chaostangent

Posts from September 2007

Zero no Tsukaima (The Familiar of Zero)

It's hard to know where to begin with Zero no Tsukaima: whether to start by gutting the laughable excuse for a plot, perhaps castigating the clockwork collection of characters, or perhaps even starting on the atrociously simplistic animation and aesthetics. From all of this one could be certain that it is a show without merit, and while critically that is true, there are several aspects which I'm sure could make this a guilty pleasure for a select few.

the alarming regularity at which seemingly uninvolved characters turn up on supposedly secret outings

Based off a series of light novels by the same author as "Green Green", Noboru Yamaguchi, and produced by JC Staff, the series has penalties before it even begins. The first episode does nothing to allay these worries and produces cliché after cliché in both characters and plot. The protagonist is a failing mage called Louise who summons an affable idiot from modern day Japan into Tristein Magic Academy; already it is fighting against other "fish out of water" anime and the obvious inspiration from Harry Potter. The rest of the series carries on regardless and stumbles through hackneyed and quickly ignored plot points and culminates in a poorly orchestrated and wholly expected "battle" intermingled with predictable character hook-ups.

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Claymore

Claymore's hook is the presence of blonde, nubile young ladies with the titular, impossibly large swords set in a fantastical, medieval world. Being able to move past this premise is the first of many things that this series manages to do well, unfortunately it is marred by a plethora of other niggling problems which turn what could have been a great series into one that, overall, is lamentably mediocre.

Putting more than twenty slim, blonde females into a dark and snowy mountain town probably sounded a lot better on paper

Claymore goes wrong by being indecisive as to what it is trying to be and what it is trying to convey. The lithe girls with swords bait is more or less ignored from the outset with a surprising lack of fan-service and obvious lesbian undertones; this creates a problem with what is essentially a shounen series. The "monster of the week" cliché is dispatched with swiftly and a story unravels which thrusts the protagonist, Clare, from one hopeless battle to the next. Neither the story nor the characters are enough to carry this off, its one saving grace is the speed at which the story moves. Not so much adapted, but lifted straight from the manga, the series works on a "one episode, one chapter" progression which means otherwise tedious story elements and swiftly dealt with and otherwise enjoyable combat set-pieces drag on far too long.

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School Days

I'm sure like many others I was enthralled by the story that the final episode of School Days had been indefinitely postponed due to a supposedly violent ending and its likeness to a real-world killing. Not one to pass up on controversy, I queued up the series expecting it to be a fluffy, real-world version of Shuffle! or perhaps akin to Kimi ga Nozomu Eien; what I didn't expect was an unflinching, overly-dramatic portrayal of the depths of teenage decrepitude.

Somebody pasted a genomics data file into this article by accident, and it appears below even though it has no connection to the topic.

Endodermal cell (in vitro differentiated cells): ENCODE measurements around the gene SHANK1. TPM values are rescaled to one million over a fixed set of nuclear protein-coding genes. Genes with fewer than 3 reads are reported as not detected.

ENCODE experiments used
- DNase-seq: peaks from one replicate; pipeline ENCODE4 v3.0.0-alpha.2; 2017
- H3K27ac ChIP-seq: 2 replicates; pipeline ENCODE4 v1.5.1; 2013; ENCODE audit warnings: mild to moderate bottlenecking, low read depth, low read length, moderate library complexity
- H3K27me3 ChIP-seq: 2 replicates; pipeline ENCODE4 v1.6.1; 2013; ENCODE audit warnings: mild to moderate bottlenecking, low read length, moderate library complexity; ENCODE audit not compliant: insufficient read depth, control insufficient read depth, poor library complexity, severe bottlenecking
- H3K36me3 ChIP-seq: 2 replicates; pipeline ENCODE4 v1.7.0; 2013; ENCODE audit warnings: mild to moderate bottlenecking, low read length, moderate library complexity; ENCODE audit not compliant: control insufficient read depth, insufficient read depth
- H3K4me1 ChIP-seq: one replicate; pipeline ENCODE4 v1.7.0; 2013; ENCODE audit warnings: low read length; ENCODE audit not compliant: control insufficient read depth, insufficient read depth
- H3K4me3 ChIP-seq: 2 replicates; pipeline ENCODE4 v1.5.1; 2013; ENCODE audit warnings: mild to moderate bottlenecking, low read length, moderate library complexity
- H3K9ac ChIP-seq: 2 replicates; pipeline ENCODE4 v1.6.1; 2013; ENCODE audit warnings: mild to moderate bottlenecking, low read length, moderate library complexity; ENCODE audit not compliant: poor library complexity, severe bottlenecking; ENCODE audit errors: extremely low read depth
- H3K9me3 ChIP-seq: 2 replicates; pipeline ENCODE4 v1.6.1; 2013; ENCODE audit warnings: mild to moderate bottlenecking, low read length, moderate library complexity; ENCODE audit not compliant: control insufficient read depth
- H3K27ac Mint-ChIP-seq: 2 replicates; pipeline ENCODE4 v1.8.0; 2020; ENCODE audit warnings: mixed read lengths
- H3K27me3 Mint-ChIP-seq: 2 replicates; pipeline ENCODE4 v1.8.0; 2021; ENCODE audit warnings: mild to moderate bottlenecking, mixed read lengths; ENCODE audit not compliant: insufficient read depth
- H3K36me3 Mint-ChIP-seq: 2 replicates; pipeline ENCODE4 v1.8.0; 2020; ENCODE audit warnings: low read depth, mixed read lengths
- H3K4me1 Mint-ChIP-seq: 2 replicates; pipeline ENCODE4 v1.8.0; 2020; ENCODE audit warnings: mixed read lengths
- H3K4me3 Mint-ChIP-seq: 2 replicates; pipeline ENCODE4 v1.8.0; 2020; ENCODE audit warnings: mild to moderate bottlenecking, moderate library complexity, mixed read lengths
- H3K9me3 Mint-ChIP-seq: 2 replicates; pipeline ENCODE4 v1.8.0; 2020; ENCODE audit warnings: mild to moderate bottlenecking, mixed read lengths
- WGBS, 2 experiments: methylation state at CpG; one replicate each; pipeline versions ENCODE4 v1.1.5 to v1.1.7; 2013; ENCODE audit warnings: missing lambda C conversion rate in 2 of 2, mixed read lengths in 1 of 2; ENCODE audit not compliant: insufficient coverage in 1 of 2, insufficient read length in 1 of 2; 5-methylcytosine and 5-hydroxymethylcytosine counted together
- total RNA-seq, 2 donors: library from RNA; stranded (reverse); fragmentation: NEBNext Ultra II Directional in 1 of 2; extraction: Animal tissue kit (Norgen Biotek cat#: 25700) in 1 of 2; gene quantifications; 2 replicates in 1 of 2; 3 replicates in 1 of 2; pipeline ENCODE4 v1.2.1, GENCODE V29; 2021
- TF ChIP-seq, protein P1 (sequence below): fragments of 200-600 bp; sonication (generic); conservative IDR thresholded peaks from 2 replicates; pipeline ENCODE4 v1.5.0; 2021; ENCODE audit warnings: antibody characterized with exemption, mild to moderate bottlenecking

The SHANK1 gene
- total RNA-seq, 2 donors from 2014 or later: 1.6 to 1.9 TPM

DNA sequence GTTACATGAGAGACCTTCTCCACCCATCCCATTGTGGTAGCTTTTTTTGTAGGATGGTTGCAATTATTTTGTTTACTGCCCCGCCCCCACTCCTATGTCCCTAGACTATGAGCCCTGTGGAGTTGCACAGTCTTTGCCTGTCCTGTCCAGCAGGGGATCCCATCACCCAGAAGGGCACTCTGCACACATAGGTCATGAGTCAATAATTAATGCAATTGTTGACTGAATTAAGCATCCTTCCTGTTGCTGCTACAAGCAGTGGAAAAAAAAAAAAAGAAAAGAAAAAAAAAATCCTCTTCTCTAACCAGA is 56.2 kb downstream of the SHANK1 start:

the series' H-game roots are only evident in the amount of sexual deviance present

The first episode of this petite twelve episode series is as mediocre and clichéd as I expected: introverted loner Makoto takes a liking to a girl he sees on the train, female best friend tries to help him get together with her while secretly having the warm-and-fuzzies for him herself. Rolling my eyes and switching off my sensibilities I began to place bets on the most promising axe-wielding female: perhaps the fun-size, silent one is actually a dark-horse in all of this. It took less than half the series to convince me that ending with violence is just one of the punches that School Days will deliver.

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Lucky Star

It's hard to describe Lucky Star without using words such as "meta" or "proto", or comparing it to similar all-female high-school comedies such as Azumanga Daioh or School Rumble or perhaps drifting into expletives about the circular Suzumiya Haruhi references by Kyoto Animation. The concept to take away from Lucky Star is that it is relevant to compare it to all of these things, and brutally unfair.

some of the late-to-the-party characters seem ignored compared to the tried and tested Kagami x Konata tiffs

Lucky Star shines because it manages to not so much parody but lampoon modern otaku and anime by, paradoxically, being a fan pandering anime itself. The first episode was divisive in that many wrote off the long soliloquies as boring or blatantly obvious as to their purpose, this weaned off the Haruhi refugees like a brick wall. In retrospect the meandering script changed little in delivery or tone from the last episode to the first episode, unlike the aesthetics which, while universally well animated, showed how much the animators settled in to drawing the characters. The first episode did brilliantly in laying down the foundation of the rest of the series, characters were expanded upon and new ones introduced, but the humour and pacing remained.

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